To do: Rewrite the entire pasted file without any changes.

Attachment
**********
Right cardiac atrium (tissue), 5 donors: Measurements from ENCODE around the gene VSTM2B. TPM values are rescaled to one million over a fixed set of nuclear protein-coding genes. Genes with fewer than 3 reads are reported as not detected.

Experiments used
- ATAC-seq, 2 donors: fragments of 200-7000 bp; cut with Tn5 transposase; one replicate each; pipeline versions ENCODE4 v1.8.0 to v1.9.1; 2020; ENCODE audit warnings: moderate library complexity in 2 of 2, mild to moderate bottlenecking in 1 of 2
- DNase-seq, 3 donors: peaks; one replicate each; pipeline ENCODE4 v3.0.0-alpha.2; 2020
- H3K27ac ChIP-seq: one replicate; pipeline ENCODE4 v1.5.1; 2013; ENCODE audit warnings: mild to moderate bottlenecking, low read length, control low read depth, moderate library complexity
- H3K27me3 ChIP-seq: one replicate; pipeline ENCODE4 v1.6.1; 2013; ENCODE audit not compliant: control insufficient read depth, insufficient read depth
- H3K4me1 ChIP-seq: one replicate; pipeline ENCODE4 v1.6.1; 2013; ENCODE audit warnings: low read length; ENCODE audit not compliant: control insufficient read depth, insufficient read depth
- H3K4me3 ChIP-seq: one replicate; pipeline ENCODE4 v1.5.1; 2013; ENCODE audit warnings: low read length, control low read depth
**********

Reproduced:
Right cardiac atrium (tissue), 5 donors: Measurements from ENCODE around the gene VSTM2B. TPM values are rescaled to one million over a fixed set of nuclear protein-coding genes. Genes with fewer than 3 reads are reported as not detected.

Experiments used
- ATAC-seq, 2 donors: fragments of 200-7000 bp; cut with Tn5 transposase; one replicate each; pipeline versions ENCODE4 v1.8.0 to v1.9.1; 2020; ENCODE audit warnings: moderate library complexity in 2 of 2, mild to moderate bottlenecking in 1 of 2
- DNase-seq, 3 donors: peaks; one replicate each; pipeline ENCODE4 v3.0.0-alpha.2; 2020
- H3K27ac ChIP-seq: one replicate; pipeline ENCODE4 v1.5.1; 2013; ENCODE audit warnings: mild to moderate bottlenecking, low read length, control low read depth, moderate library complexity
- H3K27me3 ChIP-seq: one replicate; pipeline ENCODE4 v1.6.1; 2013; ENCODE audit not compliant: control insufficient read depth, insufficient read depth
- H3K4me1 ChIP-seq: one replicate; pipeline ENCODE4 v1.6.1; 2013; ENCODE audit warnings: low read length; ENCODE audit not compliant: control insufficient read depth, insufficient read depth
- H3K4me3 ChIP-seq: one replicate; pipeline ENCODE4 v1.5.1; 2013; ENCODE audit warnings: low read length, control low read depth